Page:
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SALT LAKE CITY — For those people with an entrepreneurial spirit, Utah's capital city is one of the best places in the country to try your luck at being your own boss, new reports say.
A report by FitSmallBusiness.com ranked Salt Lake City No. 6 among the top 10 cities for entrepreneurs in 2019. The study looked at business survival rate, economic growth rate, new business growth, the local financial landscape, area tax climate, the labor market, quality of life and cost of living, explained special project editor Jeff Steen.
"There are a lot of factors, but at the ground level it's about opportunity," he said. "Part of that is an existing infrastructure that supports startup culture."
He said in the top-ranked cities, accessibility to investment capital is better than in many other locales compared to the overall population and startup density in those markets.
"Based on those factors, is it possible for startups to secure the funding they need to get off the ground?" he said. "Additionally, the best cities are places that offer resources to entrepreneurs that help them in their quest to get their companies up and running, including mentorship."
He also said the top cities had tax climates that were not impediments for budding businesses to establish themselves. The day-to-day expense of being a resident and business owner in a particular location was also a key measurement of a city's ranking, he added.
"As a new entrepreneur, you're going to be investing all of your spare cash and money into this business to ensure it survives, then you're going to want things like a low cost of living," Steen said. "In those instances, those individuals who are really committed to entrepreneurship will consider moving to a new city. The cities on our list, for the most part, have a lower cost of living and higher average salaries."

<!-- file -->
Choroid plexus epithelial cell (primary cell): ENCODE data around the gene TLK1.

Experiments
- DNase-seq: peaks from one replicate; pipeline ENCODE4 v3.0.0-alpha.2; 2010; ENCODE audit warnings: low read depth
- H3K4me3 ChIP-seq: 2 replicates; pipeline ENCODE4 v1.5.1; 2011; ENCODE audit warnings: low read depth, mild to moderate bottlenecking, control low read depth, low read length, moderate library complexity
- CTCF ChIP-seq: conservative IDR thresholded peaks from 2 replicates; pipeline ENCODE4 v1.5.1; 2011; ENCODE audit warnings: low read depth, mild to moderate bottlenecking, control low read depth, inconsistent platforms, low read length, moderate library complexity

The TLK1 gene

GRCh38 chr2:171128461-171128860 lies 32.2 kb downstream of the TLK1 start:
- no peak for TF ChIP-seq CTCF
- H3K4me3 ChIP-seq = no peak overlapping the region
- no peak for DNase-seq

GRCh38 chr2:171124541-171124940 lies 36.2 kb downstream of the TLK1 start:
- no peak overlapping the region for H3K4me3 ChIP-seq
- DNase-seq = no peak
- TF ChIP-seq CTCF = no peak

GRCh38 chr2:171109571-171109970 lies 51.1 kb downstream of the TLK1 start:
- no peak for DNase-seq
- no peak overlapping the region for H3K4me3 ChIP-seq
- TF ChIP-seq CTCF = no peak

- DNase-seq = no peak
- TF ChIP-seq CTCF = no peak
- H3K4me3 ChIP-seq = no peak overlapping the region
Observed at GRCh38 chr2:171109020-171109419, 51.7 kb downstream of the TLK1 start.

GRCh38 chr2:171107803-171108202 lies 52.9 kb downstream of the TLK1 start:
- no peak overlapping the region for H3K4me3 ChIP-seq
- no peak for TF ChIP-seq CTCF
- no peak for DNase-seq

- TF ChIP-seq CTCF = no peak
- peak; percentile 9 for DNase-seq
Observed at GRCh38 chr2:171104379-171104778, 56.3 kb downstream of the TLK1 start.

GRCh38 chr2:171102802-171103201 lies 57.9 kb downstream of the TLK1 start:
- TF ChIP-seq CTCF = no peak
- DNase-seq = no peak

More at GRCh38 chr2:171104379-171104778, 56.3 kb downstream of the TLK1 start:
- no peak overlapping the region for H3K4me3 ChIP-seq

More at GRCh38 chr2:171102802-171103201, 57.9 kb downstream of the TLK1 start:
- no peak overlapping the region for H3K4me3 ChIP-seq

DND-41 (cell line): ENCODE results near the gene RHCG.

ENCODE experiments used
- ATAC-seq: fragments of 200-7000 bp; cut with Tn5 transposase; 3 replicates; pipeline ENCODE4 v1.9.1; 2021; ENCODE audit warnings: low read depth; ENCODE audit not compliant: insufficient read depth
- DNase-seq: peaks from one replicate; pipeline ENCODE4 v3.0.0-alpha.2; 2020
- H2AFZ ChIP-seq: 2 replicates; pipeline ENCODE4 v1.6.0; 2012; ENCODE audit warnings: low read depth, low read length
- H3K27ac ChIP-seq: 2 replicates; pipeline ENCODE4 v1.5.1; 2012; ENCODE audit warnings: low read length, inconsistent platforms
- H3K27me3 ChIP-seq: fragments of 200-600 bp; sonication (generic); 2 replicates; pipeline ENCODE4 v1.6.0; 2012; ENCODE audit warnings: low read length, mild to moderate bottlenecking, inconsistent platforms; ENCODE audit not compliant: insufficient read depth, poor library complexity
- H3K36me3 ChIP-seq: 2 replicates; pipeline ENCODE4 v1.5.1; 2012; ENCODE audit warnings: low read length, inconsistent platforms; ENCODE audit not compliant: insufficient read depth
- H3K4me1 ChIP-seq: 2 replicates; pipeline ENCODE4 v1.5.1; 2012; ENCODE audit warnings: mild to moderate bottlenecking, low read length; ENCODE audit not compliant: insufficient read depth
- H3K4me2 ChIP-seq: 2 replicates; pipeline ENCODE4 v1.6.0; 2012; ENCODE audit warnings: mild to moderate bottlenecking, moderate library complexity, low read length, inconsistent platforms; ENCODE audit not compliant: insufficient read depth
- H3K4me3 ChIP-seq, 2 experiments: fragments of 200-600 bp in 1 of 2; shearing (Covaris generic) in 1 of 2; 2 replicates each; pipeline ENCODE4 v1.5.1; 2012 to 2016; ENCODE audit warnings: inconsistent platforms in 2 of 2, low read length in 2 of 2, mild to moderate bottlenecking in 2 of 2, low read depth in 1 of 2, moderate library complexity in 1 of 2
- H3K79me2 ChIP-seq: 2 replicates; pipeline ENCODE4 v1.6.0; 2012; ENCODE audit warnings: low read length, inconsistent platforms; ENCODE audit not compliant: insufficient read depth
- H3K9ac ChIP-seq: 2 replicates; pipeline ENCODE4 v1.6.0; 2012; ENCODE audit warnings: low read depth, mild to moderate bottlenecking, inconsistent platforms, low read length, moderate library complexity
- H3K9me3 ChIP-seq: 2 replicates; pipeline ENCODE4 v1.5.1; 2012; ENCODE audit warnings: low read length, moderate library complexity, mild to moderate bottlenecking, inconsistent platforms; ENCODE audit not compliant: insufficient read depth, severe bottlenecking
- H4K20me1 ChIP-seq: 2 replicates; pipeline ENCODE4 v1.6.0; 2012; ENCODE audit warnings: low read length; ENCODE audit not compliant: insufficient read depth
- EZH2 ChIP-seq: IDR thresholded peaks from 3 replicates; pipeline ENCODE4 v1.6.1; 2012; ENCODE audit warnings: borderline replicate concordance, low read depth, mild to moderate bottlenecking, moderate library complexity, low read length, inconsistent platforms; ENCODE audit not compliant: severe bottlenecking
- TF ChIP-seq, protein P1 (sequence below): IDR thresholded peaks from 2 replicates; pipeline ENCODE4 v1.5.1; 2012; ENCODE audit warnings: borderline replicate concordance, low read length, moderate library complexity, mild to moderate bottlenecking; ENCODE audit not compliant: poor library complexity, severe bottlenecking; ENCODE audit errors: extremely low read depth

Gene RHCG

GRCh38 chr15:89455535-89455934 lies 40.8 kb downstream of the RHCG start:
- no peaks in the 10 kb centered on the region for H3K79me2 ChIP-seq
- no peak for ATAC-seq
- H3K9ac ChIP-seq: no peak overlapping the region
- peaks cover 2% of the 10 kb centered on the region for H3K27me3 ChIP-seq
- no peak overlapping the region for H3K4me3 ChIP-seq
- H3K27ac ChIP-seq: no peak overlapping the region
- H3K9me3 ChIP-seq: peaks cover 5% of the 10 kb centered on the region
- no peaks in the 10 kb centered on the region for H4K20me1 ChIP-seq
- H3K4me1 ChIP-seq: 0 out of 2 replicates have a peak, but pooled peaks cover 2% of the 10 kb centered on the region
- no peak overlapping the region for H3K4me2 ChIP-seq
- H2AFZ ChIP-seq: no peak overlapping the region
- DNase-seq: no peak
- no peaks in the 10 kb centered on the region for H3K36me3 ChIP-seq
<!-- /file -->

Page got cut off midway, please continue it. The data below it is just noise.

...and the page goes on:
He said larger coastal cities, which are supposed to be launching pads for budding entrepreneurs, are often too costly to get a new business going from the ground up. For a city like Salt Lake, social opportunity, transportation and quality of life, along with other attributes, help to increase its standing among many places throughout the country that it competes with, he said.
"These are cities with smaller populations that aren't saturated with these kinds of (startup) businesses yet, and yet they have enough infrastructure and foundation for some of these businesses to get off the ground," he said. Noting the Wasatch Front's reputation for technology and life sciences, he said Salt Lake City compares favorably with larger metros like Seattle because of its higher per capita availability of resources — financial and otherwise — along with a pace of life that is alluring to many in the business community.
"The quality of life and cost of living are very attractive to people who are sick and tired of coastal rates and costs," Steen said. "Those people who would have turned away from a tech or startup mecca on the coast are now looking to places like Salt Lake City that are relatively (proximate)."
"It's not a huge jump to get to coastal places from Salt Lake, but at the same time it's far enough away to have its own culture, its own dynamic and the landscape is really good for starting a new business," he added.
The Beehive State also made the top 10 in a couple of other nationwide studies, with one a bit more dubious than the other.
According to data from Twitter, Utah ranked No. 2 for states that love their job and also ranked No. 6 for states that hate their job. The information was compiled by online career adviser Cultivated Culture.
The rankings are based on a month of geotagged Twitter data, explained spokesman Ryan Taylor. The takeaway is there were over 30,000 tweets of people talking about loving their job versus just over 11,000 users tweeting about hating their job, he said.
Meanwhile, as the state recognized Small Business Week, Rep. John Curtis, R-Utah, commended the hard work, creativity and passion of small-business owners in his district as well as statewide.
In a statement, he said data indicates small businesses are at the forefront of economic growth in Utah.
"Small businesses added 24,549 net new jobs during the last year studied. There are 287,803 small businesses in Utah and they employ 46.2 percent of the states private workforce," he said. "We celebrate all that you do to build our communities stronger and more vibrant!"